Are Pink Slips Better Than Flu Shots? The Effects of Employment on Influenza Rates
AbstractThe seasonal influenza virus afflicts between five and twenty percent of the U.S. population each year, imposing significant costs on those who fall ill, their families, employers, and the health care system. The flu is transmitted via droplet spread or close contact, and certain environments, such as schools or offices, promote transmission. In this paper, we examine whether increases in labor market activities are associated with an increased incidence of the flu. Flu data come from the Centers for Disease Control. We check the robustness of our results using unique data from Google Flu Trends. Using a first-difference two stage least squares estimation approach, we find that a one percentage point increase in the employment rate increases the number of influenza related doctor visits by about 8.1 additional flu-related doctor visits per 1000 doctor visits for all causes. To put this in perspective, on average, 33 additional people out of every 100,000 new employees will have a flu-related doctor visit. The results are robust across several specifications.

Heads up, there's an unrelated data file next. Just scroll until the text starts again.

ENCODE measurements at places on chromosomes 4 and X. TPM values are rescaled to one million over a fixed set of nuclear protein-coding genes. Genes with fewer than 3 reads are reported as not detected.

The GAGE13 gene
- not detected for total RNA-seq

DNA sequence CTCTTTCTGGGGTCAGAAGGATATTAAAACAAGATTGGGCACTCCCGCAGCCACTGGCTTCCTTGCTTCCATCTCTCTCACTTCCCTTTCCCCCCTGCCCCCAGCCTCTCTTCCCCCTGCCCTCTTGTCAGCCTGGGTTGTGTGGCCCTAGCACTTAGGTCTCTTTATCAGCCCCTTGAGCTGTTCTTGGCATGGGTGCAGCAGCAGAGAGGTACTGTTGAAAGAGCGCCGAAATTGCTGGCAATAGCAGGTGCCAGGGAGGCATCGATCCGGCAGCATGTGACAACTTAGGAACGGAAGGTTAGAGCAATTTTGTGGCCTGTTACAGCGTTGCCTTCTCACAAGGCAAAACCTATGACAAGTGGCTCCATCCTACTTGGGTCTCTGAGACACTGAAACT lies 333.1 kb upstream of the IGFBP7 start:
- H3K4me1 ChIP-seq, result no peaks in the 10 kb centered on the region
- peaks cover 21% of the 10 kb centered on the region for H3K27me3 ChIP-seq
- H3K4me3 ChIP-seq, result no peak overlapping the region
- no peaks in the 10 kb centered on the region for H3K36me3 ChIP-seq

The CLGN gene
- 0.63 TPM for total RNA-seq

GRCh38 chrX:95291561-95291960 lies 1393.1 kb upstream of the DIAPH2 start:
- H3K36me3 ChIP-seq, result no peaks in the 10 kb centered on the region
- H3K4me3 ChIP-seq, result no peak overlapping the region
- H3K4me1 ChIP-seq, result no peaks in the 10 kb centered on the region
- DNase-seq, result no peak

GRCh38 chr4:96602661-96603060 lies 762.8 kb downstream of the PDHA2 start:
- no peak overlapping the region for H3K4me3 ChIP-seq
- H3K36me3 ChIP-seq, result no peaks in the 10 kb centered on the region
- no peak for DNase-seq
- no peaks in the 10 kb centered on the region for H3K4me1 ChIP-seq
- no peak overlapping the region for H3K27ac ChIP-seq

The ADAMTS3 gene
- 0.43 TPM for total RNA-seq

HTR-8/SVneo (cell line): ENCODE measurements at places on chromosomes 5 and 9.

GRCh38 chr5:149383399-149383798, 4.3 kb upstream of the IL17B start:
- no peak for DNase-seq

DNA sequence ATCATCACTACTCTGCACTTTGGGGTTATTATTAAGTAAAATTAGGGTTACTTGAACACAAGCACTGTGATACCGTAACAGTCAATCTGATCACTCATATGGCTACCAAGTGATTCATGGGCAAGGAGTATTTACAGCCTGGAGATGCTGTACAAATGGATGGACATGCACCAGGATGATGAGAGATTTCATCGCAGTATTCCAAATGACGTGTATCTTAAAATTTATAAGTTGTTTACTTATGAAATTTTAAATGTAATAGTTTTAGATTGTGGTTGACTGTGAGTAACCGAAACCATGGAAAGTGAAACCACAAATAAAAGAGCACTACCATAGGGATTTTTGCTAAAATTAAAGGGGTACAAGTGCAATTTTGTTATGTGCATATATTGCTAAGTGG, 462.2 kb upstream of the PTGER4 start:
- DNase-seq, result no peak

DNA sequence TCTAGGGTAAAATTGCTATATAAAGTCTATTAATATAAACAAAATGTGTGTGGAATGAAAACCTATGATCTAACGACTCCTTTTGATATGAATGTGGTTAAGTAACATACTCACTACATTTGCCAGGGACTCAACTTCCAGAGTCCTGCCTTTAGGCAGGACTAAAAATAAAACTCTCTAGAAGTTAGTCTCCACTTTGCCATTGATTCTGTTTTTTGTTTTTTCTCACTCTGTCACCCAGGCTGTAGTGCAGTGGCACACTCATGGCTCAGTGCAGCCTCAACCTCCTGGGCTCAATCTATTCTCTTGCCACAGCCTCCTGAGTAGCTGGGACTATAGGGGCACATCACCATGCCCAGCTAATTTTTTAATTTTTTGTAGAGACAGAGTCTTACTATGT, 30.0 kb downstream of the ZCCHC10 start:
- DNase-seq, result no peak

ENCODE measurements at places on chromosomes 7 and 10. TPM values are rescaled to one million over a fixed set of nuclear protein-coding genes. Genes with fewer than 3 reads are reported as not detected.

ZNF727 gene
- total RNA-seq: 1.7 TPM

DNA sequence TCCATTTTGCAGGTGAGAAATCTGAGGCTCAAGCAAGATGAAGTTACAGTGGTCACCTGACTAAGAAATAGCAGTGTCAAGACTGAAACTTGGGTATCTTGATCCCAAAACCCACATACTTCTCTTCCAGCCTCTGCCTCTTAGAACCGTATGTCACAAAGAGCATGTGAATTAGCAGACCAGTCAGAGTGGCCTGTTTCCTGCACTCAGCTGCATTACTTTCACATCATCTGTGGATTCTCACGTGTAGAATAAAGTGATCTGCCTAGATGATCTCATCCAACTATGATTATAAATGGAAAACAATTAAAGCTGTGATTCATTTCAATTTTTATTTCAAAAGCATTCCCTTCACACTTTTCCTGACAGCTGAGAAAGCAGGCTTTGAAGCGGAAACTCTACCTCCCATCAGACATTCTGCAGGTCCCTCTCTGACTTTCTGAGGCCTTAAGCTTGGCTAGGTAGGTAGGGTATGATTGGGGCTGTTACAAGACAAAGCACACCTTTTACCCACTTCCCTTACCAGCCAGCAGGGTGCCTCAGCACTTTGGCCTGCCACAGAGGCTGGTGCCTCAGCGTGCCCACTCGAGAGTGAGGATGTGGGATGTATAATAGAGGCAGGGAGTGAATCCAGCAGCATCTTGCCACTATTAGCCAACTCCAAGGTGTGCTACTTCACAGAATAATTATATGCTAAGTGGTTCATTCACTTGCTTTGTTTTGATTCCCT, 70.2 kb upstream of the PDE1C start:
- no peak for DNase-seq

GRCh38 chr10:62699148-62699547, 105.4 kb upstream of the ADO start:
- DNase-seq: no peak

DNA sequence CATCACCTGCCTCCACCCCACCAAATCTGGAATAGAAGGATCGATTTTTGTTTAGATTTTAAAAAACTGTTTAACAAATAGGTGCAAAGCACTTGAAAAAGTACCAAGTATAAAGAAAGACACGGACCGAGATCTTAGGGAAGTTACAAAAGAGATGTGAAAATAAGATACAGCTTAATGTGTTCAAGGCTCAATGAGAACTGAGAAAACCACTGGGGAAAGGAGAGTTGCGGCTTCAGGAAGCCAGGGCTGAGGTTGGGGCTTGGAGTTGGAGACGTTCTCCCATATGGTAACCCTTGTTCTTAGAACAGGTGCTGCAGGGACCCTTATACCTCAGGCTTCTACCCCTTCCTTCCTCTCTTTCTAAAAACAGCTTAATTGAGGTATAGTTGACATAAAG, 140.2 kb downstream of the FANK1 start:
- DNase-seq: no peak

Download InfoIf you experience problems downloading a file, check if you have the proper application to view it first. In case of further problems read the IDEAS help page. Note that these files are not on the IDEAS site. Please be patient as the files may be large.
Bibliographic InfoPaper provided by National Bureau of Economic Research, Inc in its series NBER Working Papers with number 15796.
Date of creation: Mar 2010
Date of revision:
Note: HE LS
Contact details of provider:
Postal: National Bureau of Economic Research, 1050 Massachusetts Avenue Cambridge, MA 02138, U.S.A.
Web page: http://www.nber.org
More information through EDIRC
Find related papers by JEL classification:
You can help add them by filling out this form.
For technical questions regarding this item, or to correct its authors, title, abstract, bibliographic or download information, contact: ().
If references are entirely missing, you can add them using this form.